The pre-synaptic protein, α-synuclein, has been associated with the pathogenesis of Parkinson's disease. The present study indicates that α-synuclein, but not its mutants (A53T, A30P), can protect CNS dopaminergic cells from the parkinsonism-inducing drug 1-methyl-4-phenylpyridinium (MPP+), whereas it cannot protect from the dopaminergic toxin, 6-hydroxydopamine, hydrogen-peroxide, or the β-amyloid peptide, A-β. Protection from MPP+ was directly correlated with the preservation of mitochondrial function. Specifically, α-synuclein rescued cells from MPP+ mediated decreases in mitochondrial dehydrogenase activity and loss of ATP levels by utilizing ketosis. It also prevented toxin-induced activation of the creatine kinase/creatine phosphate system. Similarly, α-synuclein protected cells from the complex I inhibitor rotenone and 3-nitroproprionic acid, a complex II inhibitor. Wild-type α-synuclein-mediated neuroprotection and subsequent alterations in energy were not found in dbcAMP-differentiated cells. These results suggest that the normal physiological role for α-synuclein may change during development.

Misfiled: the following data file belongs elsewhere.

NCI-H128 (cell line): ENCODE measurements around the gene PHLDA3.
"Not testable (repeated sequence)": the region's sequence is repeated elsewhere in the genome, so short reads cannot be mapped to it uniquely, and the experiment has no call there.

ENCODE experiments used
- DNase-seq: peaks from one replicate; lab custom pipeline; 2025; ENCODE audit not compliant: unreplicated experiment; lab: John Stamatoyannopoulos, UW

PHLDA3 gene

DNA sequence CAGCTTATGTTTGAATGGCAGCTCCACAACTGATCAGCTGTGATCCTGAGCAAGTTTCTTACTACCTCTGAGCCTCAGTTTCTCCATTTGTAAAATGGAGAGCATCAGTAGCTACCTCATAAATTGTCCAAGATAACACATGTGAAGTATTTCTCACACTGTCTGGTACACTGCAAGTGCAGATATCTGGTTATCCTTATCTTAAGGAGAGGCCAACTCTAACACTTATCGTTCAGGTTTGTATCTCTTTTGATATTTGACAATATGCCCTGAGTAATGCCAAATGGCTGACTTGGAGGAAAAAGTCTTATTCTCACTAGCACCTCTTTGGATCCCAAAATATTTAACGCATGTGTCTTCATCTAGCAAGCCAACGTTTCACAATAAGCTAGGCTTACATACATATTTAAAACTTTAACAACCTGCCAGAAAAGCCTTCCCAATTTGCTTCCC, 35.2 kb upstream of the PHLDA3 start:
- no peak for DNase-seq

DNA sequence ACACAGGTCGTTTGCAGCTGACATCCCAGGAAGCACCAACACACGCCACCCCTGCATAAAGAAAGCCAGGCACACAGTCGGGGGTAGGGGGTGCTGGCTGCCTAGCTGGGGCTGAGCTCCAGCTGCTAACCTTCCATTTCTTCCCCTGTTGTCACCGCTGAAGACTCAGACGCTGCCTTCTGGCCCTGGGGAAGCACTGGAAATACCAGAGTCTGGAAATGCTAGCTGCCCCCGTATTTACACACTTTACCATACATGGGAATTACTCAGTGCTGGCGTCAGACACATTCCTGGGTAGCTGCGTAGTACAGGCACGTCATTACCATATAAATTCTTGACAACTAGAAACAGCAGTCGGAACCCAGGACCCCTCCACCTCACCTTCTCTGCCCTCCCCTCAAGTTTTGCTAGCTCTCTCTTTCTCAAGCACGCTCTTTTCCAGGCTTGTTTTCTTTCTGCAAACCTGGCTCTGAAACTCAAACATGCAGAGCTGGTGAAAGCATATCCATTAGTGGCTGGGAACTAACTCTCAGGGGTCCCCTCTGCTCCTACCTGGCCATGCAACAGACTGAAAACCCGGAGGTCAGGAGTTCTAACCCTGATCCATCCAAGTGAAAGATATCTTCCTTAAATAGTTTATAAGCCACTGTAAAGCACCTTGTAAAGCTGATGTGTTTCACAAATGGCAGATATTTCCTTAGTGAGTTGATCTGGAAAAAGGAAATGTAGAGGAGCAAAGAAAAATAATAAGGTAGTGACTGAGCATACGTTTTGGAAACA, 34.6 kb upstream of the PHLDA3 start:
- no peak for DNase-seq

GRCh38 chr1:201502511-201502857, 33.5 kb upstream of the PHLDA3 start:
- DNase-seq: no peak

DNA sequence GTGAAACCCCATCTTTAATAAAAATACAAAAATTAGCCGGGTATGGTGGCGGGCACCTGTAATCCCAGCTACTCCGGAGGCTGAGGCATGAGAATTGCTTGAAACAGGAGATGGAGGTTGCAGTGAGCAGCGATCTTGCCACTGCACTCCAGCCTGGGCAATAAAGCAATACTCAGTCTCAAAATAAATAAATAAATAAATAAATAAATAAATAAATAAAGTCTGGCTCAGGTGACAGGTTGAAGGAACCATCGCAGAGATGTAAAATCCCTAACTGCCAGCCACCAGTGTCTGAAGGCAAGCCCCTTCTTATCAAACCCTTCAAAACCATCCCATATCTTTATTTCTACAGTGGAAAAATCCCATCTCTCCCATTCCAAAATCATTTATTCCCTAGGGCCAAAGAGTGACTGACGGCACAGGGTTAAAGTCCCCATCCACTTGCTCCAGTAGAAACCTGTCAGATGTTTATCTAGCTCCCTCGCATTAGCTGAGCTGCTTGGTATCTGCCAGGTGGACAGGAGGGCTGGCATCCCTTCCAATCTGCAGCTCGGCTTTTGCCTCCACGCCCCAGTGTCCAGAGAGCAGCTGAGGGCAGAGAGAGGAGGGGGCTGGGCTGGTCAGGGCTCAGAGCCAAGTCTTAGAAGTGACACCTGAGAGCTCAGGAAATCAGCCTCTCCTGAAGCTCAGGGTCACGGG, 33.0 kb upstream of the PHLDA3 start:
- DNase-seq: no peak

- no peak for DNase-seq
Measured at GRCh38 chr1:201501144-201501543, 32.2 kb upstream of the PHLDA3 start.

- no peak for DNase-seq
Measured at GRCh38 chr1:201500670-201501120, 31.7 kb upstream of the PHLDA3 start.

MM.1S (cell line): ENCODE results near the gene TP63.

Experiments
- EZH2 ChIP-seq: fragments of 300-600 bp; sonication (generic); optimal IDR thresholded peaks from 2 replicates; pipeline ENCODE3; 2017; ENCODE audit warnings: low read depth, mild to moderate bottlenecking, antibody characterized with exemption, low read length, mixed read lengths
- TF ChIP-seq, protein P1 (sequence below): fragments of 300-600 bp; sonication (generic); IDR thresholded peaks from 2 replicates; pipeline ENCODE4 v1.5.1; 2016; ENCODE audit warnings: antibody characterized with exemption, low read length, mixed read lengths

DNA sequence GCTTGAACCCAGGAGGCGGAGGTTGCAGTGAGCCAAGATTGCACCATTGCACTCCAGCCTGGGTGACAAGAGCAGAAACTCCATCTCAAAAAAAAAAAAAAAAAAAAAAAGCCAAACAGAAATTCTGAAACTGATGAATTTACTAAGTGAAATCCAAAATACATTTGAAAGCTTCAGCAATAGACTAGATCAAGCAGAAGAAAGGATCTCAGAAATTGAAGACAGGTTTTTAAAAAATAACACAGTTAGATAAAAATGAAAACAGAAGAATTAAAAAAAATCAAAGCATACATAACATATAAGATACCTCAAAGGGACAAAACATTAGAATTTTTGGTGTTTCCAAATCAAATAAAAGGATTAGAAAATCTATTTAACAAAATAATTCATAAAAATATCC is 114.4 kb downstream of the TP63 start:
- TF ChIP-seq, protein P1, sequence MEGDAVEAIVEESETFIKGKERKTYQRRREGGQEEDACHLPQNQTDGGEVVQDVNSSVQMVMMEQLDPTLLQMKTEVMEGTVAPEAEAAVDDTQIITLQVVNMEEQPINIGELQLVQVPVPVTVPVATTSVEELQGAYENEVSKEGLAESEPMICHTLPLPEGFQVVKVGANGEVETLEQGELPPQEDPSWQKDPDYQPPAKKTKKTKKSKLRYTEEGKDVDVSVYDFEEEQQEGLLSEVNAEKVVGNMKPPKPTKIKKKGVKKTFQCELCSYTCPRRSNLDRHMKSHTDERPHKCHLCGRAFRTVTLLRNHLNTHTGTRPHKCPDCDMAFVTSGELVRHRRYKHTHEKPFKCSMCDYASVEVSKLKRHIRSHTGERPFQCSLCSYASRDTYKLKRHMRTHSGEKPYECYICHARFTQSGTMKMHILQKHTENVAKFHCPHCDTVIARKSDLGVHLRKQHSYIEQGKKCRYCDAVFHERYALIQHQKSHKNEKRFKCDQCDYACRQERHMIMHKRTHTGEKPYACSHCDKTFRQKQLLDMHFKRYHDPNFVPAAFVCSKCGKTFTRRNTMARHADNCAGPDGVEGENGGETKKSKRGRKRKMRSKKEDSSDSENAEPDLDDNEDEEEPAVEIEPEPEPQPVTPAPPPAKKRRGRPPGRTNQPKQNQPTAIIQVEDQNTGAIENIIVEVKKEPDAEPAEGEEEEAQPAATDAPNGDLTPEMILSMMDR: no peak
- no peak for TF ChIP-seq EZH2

- Cell death
- Parkinson's disease